Rotorua Geyser

Located at the cauldron of a dormant volcanic mountain, Rotorua enjoys warmer weather than its neighbors. They had their last snow fifty years ago and that didn’t even last a day. We spent some time roaming around the city before settling in for the night at the best bed and breakfast I have ever stayed in. Every time we passed a certain part of town, despite my repeated explanation of the sulfur smell, Fafa was convinced that someone nearby had farted. So on our last morning there, I took him to the fart smell source, Rotorua geyser Whakarewarewa, one of Rotorua’s geothermal sites, located close to the city center, so that we could enjoy our time without feeling rushed to catch the bus back to Auckland.

The first thing that caught my attention, other than the rotten egg smell, was the boiling mud pools. Apparently, the mud is rich in minerals, which makes it very good for the skin. They even have SPAs in Rotorua that cater for people to soak in it. You can also buy the mudpack to take home and pop it over your face, far from the weird looks from others.

And there was the geyser, Pohutu which means, “big splash” (the biggest one in the southern hemisphere). It is the main geyser of the area, spurts up to twenty times per day, and can reach heights of up to 100 feet, a seriously awesome natural phenomenon to see.

Due to the wind, we got a little wet from the splash, though by the time it got to us it was no longer hot. I got reminded of Vivian, who used to put the sulfur water on her face as a quick beauty fix in Hakone, and nothing to argue here, she has flawless skin.

The tour guide explained about Maori carvings and the geothermal activities on this site. He told us that every year they would offer Maori carving scholarships to four male students to study traditional carving. Once they graduate, they usually go back to their hometown to continue the work and teach their own tribe. Interested to learn about these carvings? One of the requirements is you need to be a Maori descendent, even if only one sixteenth, and also you must be a male. Guess I am stuck with scrapbooking for now!

We didn’t spend much time at the Rotorua geyser site; I mean, how long can you stare at the boiling mud pool, right? If I had more time I would definitely stay more than a night in Rotorua and visit the Wai Ta O Po for the colourful geothermal lake and try the mud bath. This time, I only got myself the mud face mask and have been scaring people off ever since.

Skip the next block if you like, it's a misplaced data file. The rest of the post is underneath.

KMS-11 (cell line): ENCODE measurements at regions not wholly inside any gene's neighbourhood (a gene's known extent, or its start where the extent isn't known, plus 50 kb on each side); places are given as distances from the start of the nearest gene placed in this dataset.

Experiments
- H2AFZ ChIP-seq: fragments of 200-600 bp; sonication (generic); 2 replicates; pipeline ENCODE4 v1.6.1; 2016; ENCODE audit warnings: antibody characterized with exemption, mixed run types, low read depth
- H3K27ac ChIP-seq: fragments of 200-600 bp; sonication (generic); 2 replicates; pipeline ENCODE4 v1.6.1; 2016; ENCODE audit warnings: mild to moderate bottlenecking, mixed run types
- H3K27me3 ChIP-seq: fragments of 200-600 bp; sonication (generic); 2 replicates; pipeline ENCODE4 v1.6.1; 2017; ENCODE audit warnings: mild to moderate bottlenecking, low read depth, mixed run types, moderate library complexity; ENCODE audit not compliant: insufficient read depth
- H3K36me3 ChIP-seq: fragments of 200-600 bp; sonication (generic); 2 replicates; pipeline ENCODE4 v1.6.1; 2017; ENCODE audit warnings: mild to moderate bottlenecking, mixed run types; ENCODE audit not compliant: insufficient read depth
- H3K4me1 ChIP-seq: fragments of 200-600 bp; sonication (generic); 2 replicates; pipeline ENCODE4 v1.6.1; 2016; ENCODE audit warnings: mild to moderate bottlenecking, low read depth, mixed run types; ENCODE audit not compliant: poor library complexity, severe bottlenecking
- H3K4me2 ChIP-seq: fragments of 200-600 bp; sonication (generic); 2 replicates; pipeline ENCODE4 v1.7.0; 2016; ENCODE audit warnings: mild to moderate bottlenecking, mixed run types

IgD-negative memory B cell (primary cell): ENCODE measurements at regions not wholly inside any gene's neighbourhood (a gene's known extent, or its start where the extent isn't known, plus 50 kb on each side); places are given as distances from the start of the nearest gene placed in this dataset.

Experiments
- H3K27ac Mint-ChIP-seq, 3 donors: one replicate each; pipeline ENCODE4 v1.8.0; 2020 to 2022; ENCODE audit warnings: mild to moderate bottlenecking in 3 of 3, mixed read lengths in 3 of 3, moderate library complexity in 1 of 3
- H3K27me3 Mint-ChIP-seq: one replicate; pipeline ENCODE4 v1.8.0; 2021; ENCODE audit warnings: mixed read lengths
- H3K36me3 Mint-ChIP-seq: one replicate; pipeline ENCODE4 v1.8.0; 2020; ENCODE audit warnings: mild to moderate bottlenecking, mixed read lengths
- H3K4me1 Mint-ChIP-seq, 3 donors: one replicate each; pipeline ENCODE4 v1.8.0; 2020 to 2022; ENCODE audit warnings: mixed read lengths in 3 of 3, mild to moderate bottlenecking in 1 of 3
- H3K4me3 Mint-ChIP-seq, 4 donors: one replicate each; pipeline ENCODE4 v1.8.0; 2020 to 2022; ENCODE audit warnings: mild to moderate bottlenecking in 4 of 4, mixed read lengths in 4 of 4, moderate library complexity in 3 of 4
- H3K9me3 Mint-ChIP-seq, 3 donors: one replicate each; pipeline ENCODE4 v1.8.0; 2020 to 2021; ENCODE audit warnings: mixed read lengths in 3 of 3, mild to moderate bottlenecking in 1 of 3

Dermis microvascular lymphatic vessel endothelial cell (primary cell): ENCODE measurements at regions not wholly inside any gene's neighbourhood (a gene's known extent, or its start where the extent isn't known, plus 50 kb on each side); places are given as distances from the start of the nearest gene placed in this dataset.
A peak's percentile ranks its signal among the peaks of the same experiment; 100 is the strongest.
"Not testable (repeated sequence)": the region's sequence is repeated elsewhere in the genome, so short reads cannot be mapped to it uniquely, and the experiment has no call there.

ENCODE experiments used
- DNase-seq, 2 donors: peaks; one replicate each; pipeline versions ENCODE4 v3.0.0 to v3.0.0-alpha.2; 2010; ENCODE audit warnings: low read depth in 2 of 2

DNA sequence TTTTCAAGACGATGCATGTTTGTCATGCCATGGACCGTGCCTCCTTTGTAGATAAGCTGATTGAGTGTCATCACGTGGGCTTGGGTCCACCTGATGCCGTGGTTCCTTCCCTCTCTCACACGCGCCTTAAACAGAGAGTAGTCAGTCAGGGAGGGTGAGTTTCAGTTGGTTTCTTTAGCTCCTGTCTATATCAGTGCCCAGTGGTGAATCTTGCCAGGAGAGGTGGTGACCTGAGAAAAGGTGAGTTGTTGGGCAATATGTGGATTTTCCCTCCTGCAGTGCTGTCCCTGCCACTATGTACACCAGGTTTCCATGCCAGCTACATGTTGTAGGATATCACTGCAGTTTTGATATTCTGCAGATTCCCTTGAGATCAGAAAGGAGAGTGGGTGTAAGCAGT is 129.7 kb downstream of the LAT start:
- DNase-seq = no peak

Rotorua Airbnb

Located up the hill, City Lights the Rotorua BnB, was a fifteen-minute drive from the city center. It was a rectangular house with a red door. We were greeted by the owner, Naomi, and her adorable dog, Jelly. She showed us around and by the time she left, I had fallen in love with the place.

I have wanted to stay on a farm ever since I played Harvest Moon in high school (it’s sorta like Farmville, only better) and competed against schoolmates. There was a period of time when we reported how many cows, chicken, and sheep we had every morning once we reached the classroom. Retrospectively, it was not the best use of our education money, but hey, at least we were pretending to be the most successful entrepreneur among ourselves, though the only job available was farming. Later, when Farmville became famous, I played it for a while at work, before I got bored and started reading blogs instead while still harboring the desire to stay on a farm. So you can imagine my excitement when we “accidentally” stayed at one.

We booked our accommodation, a backpacker hostel, in the Rotorua city center. Unfortunately, or fortunately, I guess, at the last minute Agoda called to inform us that the place was not available and they would like to help us to book another place. With half an hour left before checking-in, we booked the City Lights Boutique Lodge.

I really liked the living room. It had a tall bookshelf and a fireplace surrounded by big sofas for you to snuggle in. It also had a small study table with a laptop in the corner, but I doubt you would want to think about the outside world when you are here.

The bedroom was marvelous. It was a comfortably sized room with a glass door that overlooked the entire town and glass windows facing a small garden and the farm. The bed was so soft, it reminded me of Westin’s. In the bathroom, they didn’t put the four identical-harsh to your skin-but still worth stealing toiletry bottles we usually find in every hotel. It was all-natural yummy smelling Kiwi made products and all I can say is that it was better than my own skincare range.

We also explored the farm, actually, it’s not really like Farmville since there were only three pet black alpacas (alpacas are like a llama, only cuter) whose wool has been shed and collected for the last four years to be made as blankets, but the neighbors had sheep and cows. So yeah, almost Farmville like.

In the evening, we went to downtown Rotorua for dinner and drinks at this new establishment called the Eat Streat. By the time I got drunk (good wines were cheap in New Zealand) and came back, it was dark and we could see the whole town lit up from our bedroom and thus the name, City Lights.

The next day, Naomi made us breakfast. There were cheese, fruits, homemade muesli, yogurt, bread, the whole spread. It was served with juice and coffee of our choice. Let me tell you, her flat-white was the best cup of coffee I had in New Zealand. It made me stop drinking coffee in Auckland for a while because nothing came close to hers. We spent some time chitchatting about our lives. I didn’t take a picture of the delicious breakfast spread because it felt politically incorrect to Instagram food prepared by someone right in front of them. Unless they are your partner because they must have tolerated your impoliteness from the beginning.

Good companions with tasty breakfast served in front of a breathtaking view. It was a memorable morning.